Follow the forest path to the left until you come to La Faicle. Climb up a steepish slope to the left until you reach the DUCHET BELVEDERE.
The trail heads back downhill to the right until it comes to the Duchet Forest. At the junction, the trail rapidly descends towards Sous Duchet.
Continue on the grassy path to the right, that overlooks and runs along the stream. Head past Le cotat Bossu and arrive at THE PEAT BOG. Down to your right, take the adapted trail to discover this particular natural environment.
At the Crossing of Forebays, continue on the path to your right, cross the stream and reach Le Pontet, at the départemental road. Cross the road with care, and follow it for 140 m before climbing a well-marked steep slope into the forest, punctuated by the BELVEDERE OVER THE FORT.
Make a U-turn, head to Le Pontet, and then head towards PRENOVEL DE BISE, through the hamlet of l’Arête.
Cross the départemental road again and take a white path through pastures until you enter the hamlet of Belbenoits. Head back downhill to your left until you come to the Walkway.
Continue on the white path running parallel to the Nanchez forebay, crossing over the Janiers Bridge.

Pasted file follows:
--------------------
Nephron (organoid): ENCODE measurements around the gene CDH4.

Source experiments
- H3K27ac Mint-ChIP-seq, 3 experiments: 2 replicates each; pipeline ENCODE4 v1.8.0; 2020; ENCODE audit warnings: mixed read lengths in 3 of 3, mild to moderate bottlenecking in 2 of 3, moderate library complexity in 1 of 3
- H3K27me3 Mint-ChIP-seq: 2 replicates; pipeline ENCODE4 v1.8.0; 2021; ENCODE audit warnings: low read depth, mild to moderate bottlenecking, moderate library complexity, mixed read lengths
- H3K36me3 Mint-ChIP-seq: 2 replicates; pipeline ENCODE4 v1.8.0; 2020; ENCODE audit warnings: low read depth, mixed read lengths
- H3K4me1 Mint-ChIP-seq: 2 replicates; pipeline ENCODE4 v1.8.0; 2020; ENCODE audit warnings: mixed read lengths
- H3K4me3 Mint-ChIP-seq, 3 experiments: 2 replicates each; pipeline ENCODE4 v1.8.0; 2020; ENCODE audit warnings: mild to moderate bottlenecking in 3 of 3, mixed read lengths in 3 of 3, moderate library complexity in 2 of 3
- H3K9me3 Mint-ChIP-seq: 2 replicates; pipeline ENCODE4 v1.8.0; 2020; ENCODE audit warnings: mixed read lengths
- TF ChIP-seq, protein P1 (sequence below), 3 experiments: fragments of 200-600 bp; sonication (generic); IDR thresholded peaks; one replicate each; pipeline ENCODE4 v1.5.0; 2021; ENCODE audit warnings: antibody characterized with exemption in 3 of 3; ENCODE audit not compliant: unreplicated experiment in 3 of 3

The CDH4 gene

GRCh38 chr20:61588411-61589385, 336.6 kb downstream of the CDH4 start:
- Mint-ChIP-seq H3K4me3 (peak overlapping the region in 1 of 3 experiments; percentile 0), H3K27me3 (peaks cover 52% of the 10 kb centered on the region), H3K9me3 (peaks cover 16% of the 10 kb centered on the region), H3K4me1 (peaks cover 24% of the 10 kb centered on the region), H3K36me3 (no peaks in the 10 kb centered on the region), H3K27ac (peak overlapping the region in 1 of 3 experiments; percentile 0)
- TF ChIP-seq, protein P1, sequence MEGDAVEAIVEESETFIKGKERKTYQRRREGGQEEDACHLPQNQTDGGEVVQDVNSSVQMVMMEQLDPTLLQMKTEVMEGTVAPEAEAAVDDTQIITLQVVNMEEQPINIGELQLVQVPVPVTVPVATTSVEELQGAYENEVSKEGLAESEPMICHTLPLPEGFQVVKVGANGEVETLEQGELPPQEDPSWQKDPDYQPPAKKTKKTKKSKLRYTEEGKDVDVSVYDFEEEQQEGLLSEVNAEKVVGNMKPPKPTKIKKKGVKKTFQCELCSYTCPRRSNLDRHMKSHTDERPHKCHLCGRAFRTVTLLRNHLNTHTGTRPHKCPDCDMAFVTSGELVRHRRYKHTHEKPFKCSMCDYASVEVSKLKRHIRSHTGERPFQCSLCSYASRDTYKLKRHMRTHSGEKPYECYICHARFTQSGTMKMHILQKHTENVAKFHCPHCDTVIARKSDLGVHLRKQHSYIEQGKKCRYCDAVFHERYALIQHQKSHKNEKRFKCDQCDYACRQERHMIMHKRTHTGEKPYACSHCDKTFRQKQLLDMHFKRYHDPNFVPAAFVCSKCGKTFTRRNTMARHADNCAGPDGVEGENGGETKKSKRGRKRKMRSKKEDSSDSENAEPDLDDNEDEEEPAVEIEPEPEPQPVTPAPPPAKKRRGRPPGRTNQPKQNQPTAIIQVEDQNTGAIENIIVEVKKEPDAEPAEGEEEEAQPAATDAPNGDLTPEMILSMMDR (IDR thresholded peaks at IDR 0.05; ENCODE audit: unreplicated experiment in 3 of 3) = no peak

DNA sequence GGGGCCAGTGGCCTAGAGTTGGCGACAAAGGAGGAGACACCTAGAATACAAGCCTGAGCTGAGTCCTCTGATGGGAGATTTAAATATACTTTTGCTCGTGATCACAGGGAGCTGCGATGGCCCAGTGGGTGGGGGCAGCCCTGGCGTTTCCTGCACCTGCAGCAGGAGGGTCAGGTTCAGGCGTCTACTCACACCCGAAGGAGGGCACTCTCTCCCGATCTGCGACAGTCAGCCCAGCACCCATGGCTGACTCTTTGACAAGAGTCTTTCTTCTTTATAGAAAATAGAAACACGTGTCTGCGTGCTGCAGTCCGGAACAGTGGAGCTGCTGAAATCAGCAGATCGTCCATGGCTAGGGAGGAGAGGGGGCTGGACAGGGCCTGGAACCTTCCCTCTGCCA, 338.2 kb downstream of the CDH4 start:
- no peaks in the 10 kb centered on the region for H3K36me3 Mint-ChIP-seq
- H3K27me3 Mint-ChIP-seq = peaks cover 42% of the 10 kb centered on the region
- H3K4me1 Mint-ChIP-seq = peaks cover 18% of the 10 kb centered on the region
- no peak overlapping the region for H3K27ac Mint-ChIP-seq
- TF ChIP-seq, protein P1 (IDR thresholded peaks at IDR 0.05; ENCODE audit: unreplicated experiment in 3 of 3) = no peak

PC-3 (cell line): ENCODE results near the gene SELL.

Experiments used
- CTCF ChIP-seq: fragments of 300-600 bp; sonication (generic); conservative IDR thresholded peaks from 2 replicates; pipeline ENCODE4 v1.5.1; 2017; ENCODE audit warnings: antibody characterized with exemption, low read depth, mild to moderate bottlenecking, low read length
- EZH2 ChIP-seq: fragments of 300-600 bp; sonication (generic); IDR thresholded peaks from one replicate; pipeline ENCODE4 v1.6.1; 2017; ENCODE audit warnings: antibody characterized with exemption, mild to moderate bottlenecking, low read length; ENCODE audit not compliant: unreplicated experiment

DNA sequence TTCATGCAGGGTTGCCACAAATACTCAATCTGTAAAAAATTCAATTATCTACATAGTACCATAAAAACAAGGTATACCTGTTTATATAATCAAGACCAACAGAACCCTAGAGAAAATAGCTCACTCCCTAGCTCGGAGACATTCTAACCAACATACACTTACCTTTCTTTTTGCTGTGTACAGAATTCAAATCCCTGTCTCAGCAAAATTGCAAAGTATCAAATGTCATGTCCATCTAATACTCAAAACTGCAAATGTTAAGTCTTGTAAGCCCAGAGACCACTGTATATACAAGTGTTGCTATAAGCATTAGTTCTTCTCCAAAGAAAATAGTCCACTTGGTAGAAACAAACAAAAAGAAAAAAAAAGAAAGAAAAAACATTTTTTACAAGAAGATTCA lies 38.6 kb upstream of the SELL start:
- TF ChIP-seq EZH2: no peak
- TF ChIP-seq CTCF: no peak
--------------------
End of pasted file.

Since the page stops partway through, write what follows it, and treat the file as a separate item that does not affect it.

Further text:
At La Vigne, head back to your starting point via the municipal road.
This trail passes through pastures with livestock. To respect the owners and farmers granting you passage, to avoid flattening the hay, and for the security of livestock and wild fauna, we ask that you remain on the waymarked paths. Use the adapted passageways to get across fencing and be sure to close gateways behind you.
Please keep your dog on a lead if you have one.
In the peat bog and its surrounding fields, wild flowers are beautiful, they may be rare and protected and often wilt quickly. Do not pick them! They will delight the next hikers.
In case of forest works (felling, skidding, etc.), for your safety, know when to stop and turn around.
In the adapted area of the peat bog (boardwalk), between THE PEAT BOG and Le Pontet, for the safety of all and to respect this unique environment, there are a few additional rules:
- Do not leave the boardwalk
- Cycling is not authorised.
To visit and get about in the High-Jura, visit www.reshaut-jura.fr, the eco-mobility portal listing all means of transport within the Park.
Access and parking
15 km from Saint-Laurent-en-Grandvaux, via the D 678, the D 146, followed by the D 28 and the D 232.